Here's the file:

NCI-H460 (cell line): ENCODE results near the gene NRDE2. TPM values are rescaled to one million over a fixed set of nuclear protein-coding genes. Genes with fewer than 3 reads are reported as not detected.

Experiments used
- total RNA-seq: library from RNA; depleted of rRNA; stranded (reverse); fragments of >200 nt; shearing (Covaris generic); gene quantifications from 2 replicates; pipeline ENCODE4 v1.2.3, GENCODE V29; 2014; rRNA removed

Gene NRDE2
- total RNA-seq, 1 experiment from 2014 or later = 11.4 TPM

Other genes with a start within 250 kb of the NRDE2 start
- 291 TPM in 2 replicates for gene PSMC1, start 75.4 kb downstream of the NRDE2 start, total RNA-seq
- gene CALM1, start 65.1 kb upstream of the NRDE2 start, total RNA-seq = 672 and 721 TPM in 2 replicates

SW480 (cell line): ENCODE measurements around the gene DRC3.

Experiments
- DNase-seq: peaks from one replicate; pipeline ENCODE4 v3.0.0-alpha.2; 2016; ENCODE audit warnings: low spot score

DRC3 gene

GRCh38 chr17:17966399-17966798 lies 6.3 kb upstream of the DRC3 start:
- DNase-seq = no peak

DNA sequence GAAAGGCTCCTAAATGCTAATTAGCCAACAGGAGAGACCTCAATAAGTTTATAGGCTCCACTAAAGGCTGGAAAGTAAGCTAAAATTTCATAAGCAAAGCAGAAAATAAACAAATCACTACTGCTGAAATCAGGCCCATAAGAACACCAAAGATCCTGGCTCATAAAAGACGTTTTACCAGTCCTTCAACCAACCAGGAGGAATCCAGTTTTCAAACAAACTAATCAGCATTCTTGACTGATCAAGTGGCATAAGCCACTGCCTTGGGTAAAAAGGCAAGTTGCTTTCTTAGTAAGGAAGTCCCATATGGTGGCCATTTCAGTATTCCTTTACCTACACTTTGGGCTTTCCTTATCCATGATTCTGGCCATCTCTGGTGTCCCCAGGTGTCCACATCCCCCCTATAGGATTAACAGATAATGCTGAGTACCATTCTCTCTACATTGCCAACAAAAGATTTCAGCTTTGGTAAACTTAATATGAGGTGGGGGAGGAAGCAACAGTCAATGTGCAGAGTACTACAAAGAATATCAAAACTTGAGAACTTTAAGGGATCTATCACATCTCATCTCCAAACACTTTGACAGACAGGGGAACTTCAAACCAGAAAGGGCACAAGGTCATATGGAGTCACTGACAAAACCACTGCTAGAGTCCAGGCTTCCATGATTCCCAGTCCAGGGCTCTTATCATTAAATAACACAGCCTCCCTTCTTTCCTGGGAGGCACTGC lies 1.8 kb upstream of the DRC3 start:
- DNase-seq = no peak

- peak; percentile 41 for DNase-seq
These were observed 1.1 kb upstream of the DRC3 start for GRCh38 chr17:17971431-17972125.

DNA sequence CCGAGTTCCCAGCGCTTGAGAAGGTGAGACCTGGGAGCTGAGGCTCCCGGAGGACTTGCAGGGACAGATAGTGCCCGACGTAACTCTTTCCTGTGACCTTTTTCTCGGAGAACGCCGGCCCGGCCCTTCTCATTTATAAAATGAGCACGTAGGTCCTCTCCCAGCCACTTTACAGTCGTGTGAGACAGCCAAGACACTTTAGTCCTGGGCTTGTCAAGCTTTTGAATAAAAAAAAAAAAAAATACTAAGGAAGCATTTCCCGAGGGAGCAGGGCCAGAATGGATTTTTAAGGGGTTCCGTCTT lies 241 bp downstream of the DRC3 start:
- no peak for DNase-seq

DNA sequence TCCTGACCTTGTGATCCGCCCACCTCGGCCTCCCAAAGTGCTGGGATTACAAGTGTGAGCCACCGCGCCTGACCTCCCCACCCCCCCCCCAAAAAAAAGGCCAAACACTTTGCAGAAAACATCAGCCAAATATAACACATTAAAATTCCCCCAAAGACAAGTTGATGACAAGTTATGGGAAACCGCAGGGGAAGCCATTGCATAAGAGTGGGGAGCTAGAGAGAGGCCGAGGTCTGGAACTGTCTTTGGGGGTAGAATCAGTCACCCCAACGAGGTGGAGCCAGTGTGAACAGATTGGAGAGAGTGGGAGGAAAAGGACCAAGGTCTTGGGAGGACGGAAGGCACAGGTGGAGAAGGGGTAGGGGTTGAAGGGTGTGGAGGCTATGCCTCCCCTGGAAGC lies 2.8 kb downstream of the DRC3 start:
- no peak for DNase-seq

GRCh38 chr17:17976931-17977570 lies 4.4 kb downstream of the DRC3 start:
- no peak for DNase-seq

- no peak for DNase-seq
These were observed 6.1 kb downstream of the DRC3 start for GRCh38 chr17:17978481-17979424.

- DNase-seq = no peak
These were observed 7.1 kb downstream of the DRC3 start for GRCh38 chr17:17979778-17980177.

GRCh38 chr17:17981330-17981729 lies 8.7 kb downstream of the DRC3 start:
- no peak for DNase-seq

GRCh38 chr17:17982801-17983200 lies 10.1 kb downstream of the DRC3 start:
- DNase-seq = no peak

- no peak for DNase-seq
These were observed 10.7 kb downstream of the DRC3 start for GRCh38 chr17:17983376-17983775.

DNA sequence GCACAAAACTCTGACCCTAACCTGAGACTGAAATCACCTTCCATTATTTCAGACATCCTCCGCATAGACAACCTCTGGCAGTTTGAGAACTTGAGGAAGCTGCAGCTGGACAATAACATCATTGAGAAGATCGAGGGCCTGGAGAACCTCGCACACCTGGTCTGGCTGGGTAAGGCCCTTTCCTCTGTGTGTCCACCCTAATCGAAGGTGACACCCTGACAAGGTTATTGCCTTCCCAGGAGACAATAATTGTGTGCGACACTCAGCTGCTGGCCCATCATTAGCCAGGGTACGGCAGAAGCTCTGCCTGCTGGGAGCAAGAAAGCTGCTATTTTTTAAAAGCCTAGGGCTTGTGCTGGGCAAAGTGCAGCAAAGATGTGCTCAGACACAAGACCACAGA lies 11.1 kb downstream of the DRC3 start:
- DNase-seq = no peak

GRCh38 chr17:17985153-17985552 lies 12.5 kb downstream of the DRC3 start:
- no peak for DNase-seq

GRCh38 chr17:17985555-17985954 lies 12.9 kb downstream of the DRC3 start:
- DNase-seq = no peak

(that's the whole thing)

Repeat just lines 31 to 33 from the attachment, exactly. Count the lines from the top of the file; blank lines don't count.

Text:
GRCh38 chr17:17982801-17983200 lies 10.1 kb downstream of the DRC3 start:
- DNase-seq = no peak

- no peak for DNase-seq